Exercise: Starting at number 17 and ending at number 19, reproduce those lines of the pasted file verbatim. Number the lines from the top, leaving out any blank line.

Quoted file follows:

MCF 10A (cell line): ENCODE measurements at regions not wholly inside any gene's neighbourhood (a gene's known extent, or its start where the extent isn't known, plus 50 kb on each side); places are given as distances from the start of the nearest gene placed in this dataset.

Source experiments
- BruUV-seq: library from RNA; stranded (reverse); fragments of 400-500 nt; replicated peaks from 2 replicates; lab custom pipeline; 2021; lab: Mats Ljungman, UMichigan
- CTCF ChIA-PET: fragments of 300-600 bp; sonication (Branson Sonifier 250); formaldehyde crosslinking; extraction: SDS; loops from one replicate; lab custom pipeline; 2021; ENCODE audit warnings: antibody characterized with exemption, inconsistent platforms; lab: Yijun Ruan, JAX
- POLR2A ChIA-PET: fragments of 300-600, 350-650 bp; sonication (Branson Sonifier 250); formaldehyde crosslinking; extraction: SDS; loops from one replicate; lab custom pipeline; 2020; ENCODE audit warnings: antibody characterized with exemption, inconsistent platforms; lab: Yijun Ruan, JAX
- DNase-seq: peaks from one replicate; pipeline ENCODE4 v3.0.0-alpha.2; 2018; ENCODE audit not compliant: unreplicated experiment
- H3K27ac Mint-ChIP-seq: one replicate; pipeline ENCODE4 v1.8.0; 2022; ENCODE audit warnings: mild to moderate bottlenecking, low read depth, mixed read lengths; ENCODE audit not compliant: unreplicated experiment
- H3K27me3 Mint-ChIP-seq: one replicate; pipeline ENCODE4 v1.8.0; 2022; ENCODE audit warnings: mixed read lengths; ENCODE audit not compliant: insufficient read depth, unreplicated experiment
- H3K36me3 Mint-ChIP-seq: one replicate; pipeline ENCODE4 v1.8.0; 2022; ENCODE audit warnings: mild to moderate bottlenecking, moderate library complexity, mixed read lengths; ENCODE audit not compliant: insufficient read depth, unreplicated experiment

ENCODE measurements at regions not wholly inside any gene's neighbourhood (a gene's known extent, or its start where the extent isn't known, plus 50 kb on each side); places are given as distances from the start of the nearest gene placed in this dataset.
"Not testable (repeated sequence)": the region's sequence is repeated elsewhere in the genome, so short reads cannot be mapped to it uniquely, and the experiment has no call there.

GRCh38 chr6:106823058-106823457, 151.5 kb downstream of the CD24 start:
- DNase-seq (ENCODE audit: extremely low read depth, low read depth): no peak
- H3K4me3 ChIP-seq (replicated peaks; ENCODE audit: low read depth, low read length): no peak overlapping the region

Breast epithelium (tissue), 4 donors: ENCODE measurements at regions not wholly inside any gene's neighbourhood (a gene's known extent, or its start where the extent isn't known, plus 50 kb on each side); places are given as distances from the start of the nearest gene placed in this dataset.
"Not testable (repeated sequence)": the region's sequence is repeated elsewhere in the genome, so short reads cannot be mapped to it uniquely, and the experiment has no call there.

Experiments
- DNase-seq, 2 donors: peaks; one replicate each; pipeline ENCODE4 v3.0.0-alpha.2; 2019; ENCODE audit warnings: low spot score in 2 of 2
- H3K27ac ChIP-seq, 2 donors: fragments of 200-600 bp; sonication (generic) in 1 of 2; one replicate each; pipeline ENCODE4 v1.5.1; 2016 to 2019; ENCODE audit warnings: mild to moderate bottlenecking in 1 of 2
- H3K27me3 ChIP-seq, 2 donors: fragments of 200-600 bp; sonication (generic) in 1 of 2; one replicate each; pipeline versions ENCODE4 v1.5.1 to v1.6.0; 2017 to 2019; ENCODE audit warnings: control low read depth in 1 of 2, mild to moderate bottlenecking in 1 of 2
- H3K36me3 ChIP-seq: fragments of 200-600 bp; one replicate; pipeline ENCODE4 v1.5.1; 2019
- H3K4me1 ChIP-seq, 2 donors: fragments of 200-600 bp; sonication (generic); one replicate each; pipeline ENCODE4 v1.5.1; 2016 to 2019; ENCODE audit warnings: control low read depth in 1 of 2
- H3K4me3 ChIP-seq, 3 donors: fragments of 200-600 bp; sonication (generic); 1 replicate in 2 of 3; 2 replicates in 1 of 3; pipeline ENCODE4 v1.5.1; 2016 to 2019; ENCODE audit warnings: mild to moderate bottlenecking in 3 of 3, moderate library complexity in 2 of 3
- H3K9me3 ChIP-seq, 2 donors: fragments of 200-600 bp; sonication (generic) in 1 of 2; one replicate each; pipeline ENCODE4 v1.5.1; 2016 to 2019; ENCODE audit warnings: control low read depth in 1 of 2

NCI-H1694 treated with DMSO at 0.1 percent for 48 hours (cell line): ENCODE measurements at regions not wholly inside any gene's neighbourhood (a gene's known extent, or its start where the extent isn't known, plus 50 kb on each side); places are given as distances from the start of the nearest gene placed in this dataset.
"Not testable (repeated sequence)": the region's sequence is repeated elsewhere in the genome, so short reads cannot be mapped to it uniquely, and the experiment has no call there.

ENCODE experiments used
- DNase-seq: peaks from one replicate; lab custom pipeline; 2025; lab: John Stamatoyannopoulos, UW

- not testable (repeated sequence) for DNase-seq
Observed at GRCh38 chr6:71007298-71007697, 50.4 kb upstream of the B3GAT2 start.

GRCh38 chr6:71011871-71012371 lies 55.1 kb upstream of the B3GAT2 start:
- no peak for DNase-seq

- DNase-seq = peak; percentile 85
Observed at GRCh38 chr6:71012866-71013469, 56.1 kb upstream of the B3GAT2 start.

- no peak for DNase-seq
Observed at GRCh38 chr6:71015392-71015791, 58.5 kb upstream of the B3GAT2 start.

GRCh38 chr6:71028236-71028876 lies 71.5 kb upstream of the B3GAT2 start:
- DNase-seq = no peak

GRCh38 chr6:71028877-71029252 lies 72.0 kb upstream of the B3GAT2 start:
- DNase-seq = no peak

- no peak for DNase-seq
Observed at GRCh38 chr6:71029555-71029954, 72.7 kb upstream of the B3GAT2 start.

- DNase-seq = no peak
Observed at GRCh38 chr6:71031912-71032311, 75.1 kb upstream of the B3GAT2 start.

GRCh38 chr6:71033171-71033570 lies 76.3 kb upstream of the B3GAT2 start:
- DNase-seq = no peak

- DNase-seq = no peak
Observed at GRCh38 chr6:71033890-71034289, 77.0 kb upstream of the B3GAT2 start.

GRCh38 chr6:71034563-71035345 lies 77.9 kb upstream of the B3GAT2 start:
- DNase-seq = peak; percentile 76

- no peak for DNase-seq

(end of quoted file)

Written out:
Experiments
- DNase-seq, 2 donors: peaks; one replicate each; pipeline ENCODE4 v3.0.0-alpha.2; 2019; ENCODE audit warnings: low spot score in 2 of 2
- H3K27ac ChIP-seq, 2 donors: fragments of 200-600 bp; sonication (generic) in 1 of 2; one replicate each; pipeline ENCODE4 v1.5.1; 2016 to 2019; ENCODE audit warnings: mild to moderate bottlenecking in 1 of 2